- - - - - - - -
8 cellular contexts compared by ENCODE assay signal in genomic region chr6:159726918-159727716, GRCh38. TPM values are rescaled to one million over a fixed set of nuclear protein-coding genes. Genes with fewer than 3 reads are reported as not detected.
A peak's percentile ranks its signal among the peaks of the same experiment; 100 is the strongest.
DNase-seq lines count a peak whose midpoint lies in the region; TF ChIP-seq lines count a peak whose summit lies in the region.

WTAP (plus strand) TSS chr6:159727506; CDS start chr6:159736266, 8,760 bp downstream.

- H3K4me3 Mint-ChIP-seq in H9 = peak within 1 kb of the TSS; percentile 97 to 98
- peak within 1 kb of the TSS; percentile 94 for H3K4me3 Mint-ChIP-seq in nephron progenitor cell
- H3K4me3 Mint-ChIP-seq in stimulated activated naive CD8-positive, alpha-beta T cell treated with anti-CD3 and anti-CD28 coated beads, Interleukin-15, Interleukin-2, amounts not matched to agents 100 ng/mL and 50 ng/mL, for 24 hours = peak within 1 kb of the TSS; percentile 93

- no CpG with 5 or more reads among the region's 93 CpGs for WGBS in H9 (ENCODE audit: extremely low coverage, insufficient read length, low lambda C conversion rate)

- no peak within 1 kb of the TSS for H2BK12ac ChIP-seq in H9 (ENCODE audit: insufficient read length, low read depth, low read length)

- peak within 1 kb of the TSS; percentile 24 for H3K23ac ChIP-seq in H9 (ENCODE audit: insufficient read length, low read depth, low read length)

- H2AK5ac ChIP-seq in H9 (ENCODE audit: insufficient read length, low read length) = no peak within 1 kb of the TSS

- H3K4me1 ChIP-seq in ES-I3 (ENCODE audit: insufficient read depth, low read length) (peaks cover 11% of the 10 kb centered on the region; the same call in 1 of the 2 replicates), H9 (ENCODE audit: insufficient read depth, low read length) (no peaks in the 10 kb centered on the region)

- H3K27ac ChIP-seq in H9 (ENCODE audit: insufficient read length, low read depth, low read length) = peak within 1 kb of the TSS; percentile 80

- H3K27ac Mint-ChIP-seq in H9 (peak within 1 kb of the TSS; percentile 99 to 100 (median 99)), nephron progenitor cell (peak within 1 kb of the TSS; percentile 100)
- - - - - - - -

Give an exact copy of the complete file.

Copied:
8 cellular contexts compared by ENCODE assay signal in genomic region chr6:159726918-159727716, GRCh38. TPM values are rescaled to one million over a fixed set of nuclear protein-coding genes. Genes with fewer than 3 reads are reported as not detected.
A peak's percentile ranks its signal among the peaks of the same experiment; 100 is the strongest.
DNase-seq lines count a peak whose midpoint lies in the region; TF ChIP-seq lines count a peak whose summit lies in the region.

WTAP (plus strand) TSS chr6:159727506; CDS start chr6:159736266, 8,760 bp downstream.

- H3K4me3 Mint-ChIP-seq in H9 = peak within 1 kb of the TSS; percentile 97 to 98
- peak within 1 kb of the TSS; percentile 94 for H3K4me3 Mint-ChIP-seq in nephron progenitor cell
- H3K4me3 Mint-ChIP-seq in stimulated activated naive CD8-positive, alpha-beta T cell treated with anti-CD3 and anti-CD28 coated beads, Interleukin-15, Interleukin-2, amounts not matched to agents 100 ng/mL and 50 ng/mL, for 24 hours = peak within 1 kb of the TSS; percentile 93

- no CpG with 5 or more reads among the region's 93 CpGs for WGBS in H9 (ENCODE audit: extremely low coverage, insufficient read length, low lambda C conversion rate)

- no peak within 1 kb of the TSS for H2BK12ac ChIP-seq in H9 (ENCODE audit: insufficient read length, low read depth, low read length)

- peak within 1 kb of the TSS; percentile 24 for H3K23ac ChIP-seq in H9 (ENCODE audit: insufficient read length, low read depth, low read length)

- H2AK5ac ChIP-seq in H9 (ENCODE audit: insufficient read length, low read length) = no peak within 1 kb of the TSS

- H3K4me1 ChIP-seq in ES-I3 (ENCODE audit: insufficient read depth, low read length) (peaks cover 11% of the 10 kb centered on the region; the same call in 1 of the 2 replicates), H9 (ENCODE audit: insufficient read depth, low read length) (no peaks in the 10 kb centered on the region)

- H3K27ac ChIP-seq in H9 (ENCODE audit: insufficient read length, low read depth, low read length) = peak within 1 kb of the TSS; percentile 80

- H3K27ac Mint-ChIP-seq in H9 (peak within 1 kb of the TSS; percentile 99 to 100 (median 99)), nephron progenitor cell (peak within 1 kb of the TSS; percentile 100)